Kelvin Herrera has been among the best closers in the American League this season, one of the best relievers, period, in the majors for several seasons. Sean Doolittle has been among the best closers in the National League this season, one of the best relievers, period, in the majors for several seasons.
How, then, will this all shake out? And is there any concern egos will get in the way?
If you want to take the current Nationals relievers at their word, the answer is an emphatic no. Frankly, they were elated by tonight’s news the club had acquired Herrera from the Royals for three minor leaguers.
“You get a guy who’s pitched in every high-leverage role from the seventh inning on,” Doolittle said. “He’s won a World Series. He’s battle-tested. We’re planning on playing some really meaningful games down the stretch and making a run into the playoffs. We’re gonna need some help. I think it’s awesome.”
If Doolittle had any concern he was about to lose his job, he was quickly eased by general manager Mike Rizzo, who approached the left-hander in the weight room early during tonight’s second game against the Yankees and assured him he will remain closer.
“He grabbed me and just wanted to say: ‘Hey, you might see something later, after the game on your phone, and I didn’t want you to think anything different. I wanted you to hear it from me. We have a lot of confidence in you. We just think this is going to give us some depth, give us some options. We had an opportunity to make a move to better our bullpen, and we took it,’ ” Doolittle said.
“It was awesome that there was that transparency and that communication, and obviously it’s awesome that they’re looking to help us out.”
Manager Davey Martinez left no doubt himself about which reliever he’ll give the ball to in the ninth inning.
“For me, we have an All-Star closer right now,” Martinez said. “(Herrera) will be asked to do some different things, so he’ll fit right in.”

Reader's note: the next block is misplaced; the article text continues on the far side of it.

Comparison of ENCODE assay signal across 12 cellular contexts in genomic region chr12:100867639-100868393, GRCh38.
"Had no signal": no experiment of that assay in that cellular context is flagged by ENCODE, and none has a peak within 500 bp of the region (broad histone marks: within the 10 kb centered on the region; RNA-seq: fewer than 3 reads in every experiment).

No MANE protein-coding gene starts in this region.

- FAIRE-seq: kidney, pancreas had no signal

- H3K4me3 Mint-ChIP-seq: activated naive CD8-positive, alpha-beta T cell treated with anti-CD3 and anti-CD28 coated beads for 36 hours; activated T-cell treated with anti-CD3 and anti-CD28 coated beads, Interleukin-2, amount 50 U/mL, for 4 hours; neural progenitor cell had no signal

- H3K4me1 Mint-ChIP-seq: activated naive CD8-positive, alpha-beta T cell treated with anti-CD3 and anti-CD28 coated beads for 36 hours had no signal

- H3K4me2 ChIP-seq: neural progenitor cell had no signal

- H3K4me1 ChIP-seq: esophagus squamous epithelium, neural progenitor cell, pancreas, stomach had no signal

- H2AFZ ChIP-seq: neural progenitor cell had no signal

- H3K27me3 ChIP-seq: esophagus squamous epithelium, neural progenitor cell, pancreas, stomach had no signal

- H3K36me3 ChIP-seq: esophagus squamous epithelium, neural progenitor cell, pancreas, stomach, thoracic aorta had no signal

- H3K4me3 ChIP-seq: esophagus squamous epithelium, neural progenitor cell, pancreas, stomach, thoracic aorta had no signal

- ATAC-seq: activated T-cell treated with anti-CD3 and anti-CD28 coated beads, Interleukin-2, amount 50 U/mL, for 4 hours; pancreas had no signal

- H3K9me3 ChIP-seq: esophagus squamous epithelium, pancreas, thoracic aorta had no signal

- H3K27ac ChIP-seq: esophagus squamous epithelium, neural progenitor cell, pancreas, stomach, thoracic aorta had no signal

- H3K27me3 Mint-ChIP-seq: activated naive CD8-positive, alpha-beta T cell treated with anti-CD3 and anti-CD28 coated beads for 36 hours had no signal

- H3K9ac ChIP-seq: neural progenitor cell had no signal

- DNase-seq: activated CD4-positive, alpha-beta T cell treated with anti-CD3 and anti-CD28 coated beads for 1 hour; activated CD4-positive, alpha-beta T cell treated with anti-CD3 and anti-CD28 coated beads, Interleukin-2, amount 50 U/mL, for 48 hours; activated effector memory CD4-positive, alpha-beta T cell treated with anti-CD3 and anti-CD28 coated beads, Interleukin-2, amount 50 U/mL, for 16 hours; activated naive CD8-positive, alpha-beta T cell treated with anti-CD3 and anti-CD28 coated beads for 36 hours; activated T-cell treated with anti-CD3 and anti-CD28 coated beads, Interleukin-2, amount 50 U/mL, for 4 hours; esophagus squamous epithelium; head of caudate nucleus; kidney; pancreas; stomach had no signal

Madson and left-hander Tim Collins both pitched with Herrera in Kansas City in recent seasons and both offered up glowing praise of the 28-year-old, who managed to get better with experience and this season has struck out 22 batters while walking only two.
“He’s always been a high-velocity guy, but he’s learned how to pitch over the last few years,” Collins said. “He’s added a few pitches to his repertoire, and he’s been able to not just out-stuff guys. He outpitches guys, too.”
Madson, who called Herrera a “bulldog,” believes he and others in the current bullpen will benefit from Herrera’s addition, allowing for a lighter workload after some extensive work through the season’s first two-plus months.
That, ultimately, matters more to this group than who pitches what inning.
“I don’t think anybody’s going to have a problem with it,” Madson said. “Let the old horse rest a little bit. He can let me pitch every once in a while, and I’ll be fine. All hands on deck, of course, when playoff time comes around. So I don’t see anybody else losing any sleep about it.”
Herrera becomes the sixth reliever with closing experience the Nationals have acquired in the last three calendar years, joining Jonathan Papelbon, Mark Melancon, Doolittle, Madson and Kintzler. The biggest difference this time? The trade came in mid-June instead of mid- or late July.
“For the front office to send a message to us this far ahead of the deadline, to try to get us some help in the bullpen, I think it’s one of those situations where in April and May the bullpen as a whole had a really heavy workload,” Doolittle said. “You saw Madson and Kintzler land on the DL because of that. It’s almost their way of saying: ‘Here’s some help. Here’s some reinforcements.’ I think it’s one of those situations where you can’t have too many options down there.”